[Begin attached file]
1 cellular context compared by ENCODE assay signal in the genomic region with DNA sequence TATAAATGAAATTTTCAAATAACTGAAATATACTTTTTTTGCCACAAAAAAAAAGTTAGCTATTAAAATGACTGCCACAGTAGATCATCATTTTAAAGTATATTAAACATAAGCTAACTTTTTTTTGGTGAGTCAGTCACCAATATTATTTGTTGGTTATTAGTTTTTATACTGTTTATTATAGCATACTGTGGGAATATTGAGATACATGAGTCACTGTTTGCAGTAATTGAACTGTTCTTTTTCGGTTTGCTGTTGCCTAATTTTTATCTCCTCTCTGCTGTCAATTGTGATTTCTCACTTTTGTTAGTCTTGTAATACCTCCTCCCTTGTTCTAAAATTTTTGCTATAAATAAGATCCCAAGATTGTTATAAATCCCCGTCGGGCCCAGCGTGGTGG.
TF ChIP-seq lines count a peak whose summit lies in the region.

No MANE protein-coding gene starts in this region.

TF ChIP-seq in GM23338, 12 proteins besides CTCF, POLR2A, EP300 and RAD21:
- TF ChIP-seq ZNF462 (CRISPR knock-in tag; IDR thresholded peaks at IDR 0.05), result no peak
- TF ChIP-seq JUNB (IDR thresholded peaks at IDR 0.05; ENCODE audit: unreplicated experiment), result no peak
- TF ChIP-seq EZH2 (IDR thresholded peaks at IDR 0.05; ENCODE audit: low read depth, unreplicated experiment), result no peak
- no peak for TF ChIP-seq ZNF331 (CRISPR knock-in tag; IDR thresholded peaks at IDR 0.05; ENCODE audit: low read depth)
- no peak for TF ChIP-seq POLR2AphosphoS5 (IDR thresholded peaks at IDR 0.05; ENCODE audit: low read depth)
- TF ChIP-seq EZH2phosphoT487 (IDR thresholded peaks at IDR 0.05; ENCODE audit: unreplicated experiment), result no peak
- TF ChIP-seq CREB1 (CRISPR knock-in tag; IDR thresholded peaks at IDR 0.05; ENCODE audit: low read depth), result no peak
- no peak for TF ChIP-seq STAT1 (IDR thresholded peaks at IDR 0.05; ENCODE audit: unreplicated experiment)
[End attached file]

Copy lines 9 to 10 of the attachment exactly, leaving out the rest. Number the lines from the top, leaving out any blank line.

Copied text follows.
- no peak for TF ChIP-seq POLR2AphosphoS5 (IDR thresholded peaks at IDR 0.05; ENCODE audit: low read depth)
- TF ChIP-seq EZH2phosphoT487 (IDR thresholded peaks at IDR 0.05; ENCODE audit: unreplicated experiment), result no peak